I wrote this true short story many decades ago for my parents, for Christmas. I was working on letting them know how much I appreciated all they had given me despite the lacks in my family of origin. Isn’t that how it is in most families. Our parents can only bring to their parenting what they have and they add to their skills as they go. Being the first child, I experienced some of those lacks but as I grew, I also saw my parents grow. Anyway, I wanted them to know how grateful I was.
I posted it on my old website way back in 2011. I can’t believe that ten years have gone by! I wouldn’t have thought to repost it this year except for an unusual happening. I was asked to submit a Christmas story for an anthology, which I did. I submitted this story.
I have to say that it doesn’t match most of the stories in Tis the Season: A Christmas Survival Guide. The stories are not the magical kind we usually read about but are filled with tales of the chaos and sometimes hurt that accompanies the holiday for many. I don’t know why my story was chosen as it is peaceful and loving. It is also the final story in the book. I suppose it was becuase I ended it with ‘Merry Christmas.’ : )
At any rate, it caused me to think again about this family happening and my parents who were doing their very best for me and my siblings. I thought it might bring some treasured Christmas memories to your mind at this season of family and Christ. I hope you enjoy the read, the heart, and the generosity of both parent and child.
Christmas Past – A Gift of Charity
A true short story, written by Mary Ann Johnson years ago when her children were young, and she was remembering.
THE HEATER MADE a steady hum as it singed the small bits of pine I had placed on top. I’d never seen a heater like it until we moved into the new house. It was brown, shiny, and huge. It wasn’t as homey as Grandma’s Ben Franklin, but it was warm and didn’t create clinkers, for which I was grateful. The pine was Mother’s idea. She liked the smell the needles gave off as they slowly turned brown.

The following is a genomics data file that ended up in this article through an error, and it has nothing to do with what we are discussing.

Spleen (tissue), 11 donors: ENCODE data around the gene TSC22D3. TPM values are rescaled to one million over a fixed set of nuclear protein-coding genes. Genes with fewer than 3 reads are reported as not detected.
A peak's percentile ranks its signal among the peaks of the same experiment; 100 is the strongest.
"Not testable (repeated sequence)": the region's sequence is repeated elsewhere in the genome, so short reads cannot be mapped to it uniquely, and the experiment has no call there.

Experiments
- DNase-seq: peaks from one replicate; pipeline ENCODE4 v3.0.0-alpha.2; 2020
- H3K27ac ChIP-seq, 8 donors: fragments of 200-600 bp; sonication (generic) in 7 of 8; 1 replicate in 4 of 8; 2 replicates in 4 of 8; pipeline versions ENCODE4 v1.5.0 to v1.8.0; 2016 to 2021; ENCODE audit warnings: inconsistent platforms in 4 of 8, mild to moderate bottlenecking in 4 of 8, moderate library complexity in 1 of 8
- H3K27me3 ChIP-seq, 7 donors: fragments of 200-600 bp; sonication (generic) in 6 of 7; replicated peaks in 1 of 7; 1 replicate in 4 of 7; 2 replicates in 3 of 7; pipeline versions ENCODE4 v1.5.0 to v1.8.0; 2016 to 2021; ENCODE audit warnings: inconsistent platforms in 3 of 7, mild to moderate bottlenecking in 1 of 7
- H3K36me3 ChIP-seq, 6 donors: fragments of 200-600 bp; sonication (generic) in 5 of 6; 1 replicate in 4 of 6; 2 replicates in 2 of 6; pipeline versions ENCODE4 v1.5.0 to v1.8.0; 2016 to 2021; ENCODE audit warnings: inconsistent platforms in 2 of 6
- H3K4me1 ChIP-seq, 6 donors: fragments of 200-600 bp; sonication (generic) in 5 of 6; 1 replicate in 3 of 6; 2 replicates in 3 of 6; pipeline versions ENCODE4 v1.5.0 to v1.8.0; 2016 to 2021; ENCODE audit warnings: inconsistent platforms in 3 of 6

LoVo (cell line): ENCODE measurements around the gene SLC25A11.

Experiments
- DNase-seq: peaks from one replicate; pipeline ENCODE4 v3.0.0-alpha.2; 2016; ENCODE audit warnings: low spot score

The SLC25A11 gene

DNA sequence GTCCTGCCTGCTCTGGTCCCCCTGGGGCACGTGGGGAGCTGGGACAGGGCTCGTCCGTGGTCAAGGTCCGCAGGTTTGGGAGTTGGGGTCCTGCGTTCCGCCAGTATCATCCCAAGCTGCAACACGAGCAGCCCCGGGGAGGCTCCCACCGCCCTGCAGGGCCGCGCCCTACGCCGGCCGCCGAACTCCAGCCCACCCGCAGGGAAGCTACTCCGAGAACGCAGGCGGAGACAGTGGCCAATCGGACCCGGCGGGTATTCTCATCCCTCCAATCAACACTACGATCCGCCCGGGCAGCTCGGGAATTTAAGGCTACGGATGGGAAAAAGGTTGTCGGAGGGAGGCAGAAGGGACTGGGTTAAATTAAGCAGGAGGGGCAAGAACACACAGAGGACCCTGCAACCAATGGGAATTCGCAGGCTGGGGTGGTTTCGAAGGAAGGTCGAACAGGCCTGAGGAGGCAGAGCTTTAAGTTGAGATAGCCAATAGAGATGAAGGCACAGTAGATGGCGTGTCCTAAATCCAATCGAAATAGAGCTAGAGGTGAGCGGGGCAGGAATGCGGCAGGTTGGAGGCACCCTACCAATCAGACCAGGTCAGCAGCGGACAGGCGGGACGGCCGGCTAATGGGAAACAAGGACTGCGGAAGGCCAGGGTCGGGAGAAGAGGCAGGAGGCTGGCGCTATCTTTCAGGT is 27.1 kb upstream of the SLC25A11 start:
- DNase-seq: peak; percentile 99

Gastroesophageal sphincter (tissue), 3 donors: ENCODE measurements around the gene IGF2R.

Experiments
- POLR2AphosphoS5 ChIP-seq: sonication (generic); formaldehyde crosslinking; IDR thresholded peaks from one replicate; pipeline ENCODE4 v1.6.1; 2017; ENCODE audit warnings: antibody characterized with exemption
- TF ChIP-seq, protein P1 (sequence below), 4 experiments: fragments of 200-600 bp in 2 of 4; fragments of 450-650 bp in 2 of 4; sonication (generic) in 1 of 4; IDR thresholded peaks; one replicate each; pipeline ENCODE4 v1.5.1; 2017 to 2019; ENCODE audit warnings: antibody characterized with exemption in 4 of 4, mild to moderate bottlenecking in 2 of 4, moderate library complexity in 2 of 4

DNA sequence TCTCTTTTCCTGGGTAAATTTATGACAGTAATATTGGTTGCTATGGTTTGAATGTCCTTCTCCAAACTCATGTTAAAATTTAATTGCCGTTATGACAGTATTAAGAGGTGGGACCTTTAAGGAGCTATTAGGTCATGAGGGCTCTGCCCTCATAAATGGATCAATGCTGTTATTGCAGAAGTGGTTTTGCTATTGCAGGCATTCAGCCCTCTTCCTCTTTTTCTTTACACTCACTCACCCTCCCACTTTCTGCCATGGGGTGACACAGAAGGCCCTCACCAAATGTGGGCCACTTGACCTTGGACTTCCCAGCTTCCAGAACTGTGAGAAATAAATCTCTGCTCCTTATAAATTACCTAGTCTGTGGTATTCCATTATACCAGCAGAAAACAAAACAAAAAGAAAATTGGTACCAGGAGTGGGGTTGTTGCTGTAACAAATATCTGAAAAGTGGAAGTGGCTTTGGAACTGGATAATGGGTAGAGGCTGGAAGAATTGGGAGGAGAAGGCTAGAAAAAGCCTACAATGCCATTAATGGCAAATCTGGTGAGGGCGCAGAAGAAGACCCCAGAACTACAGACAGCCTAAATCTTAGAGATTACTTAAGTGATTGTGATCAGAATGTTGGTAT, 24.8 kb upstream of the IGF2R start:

I was five years old, and Idaho Falls was cold and windy. Inside, it was warm and cozy. There were six of us, and the house was small. I saw it years later and small was a generous word for it. At the time, it seemed perfect.
Christmas was coming, and as always during that season, the sewing machine was humming away. Pieces of black velvet and red taffeta littered the floor. I noticed the buttons first, the most beautiful buttons in the world, shiny white with rhinestone centers. Those buttons were a treasure sewn on a cardboard square. I would have paid at least a quarter for them, a vast sum hidden away in my bank.
But the buttons weren’t for sale. They were going onto elegant dresses that my sisters and I watched take shape until I could hold back my curiosity no longer.
“Mom, are the dresses for us? Can we wear them?”
“No,” she replied.
Who else would they be for?
With patience, mom explained that there was a family who needed help making Christmas special. We had so much, she said. She ticked our blessings off on her fingers. I remember the empty feeling in the pit of my stomach. I had never had a beautiful dress like that, never a dress with buttons that shone like stars.
As the days passed, the emptiness in my stomach was being filled, for as my mother sewed, she poured into me a feeling of gratitude for blessings received and a spirit of giving. She made me a co-conspirator. I cared for the baby, played quietly, and picked up those lovely scraps so she could continue to sew.
Soon the dresses were finished and gone. The gifts of love had been delivered. Then my mother began pouring charity into the empty place that the actual departure of the dresses left.
“Now girls, when we go to church, you’ll see those dresses on three other little girls. Don’t say a word. We want them to feel happy and proud. This is our special Christmas secret. Remember that it’s important for people to have dignity and be happy.”
We three, Cindy, Shirley, and I, turned our young faces to her and beamed. We trusted the words of our mother. We knew we could keep the secret. I had a feeling of joy in my stomach. Emptiness no longer lingered there.
Christmas night was torture. Every child has felt the pangs of anxiety: will the doll be there, the train, the blocks? Every child has felt the excitement. How can I wait? How can I sleep? Sleep stayed away for a long time.
It was still dark when we raced to Mom and Dad’s room. They arose slowly—too slowly! — finding slippers and waking the baby. Then there was the interminable wait as Dad lit the tree and turned up the heat. Finally, we were free to run pell-mell into an ecstasy that would last all day.
What? I stopped short. There they were among the gifts: those buttons attached to black velvet and red taffeta dresses. What a surprise and joy.
As I sailed into church later that day, I was wearing a prized gift, but the most precious Christmas gift I received that season was carried in my heart: gratitude for what I had, the love of sharing, and charity for others. This gift, given to me by my mother so many Christmases ago, has made all the difference in the quality of my life. Thanks, Mom!
Also, a thank you to my dad, who is now gone. He made wonderful toys with his own hands. We had them for many, many years, and they delighted all nine of us children.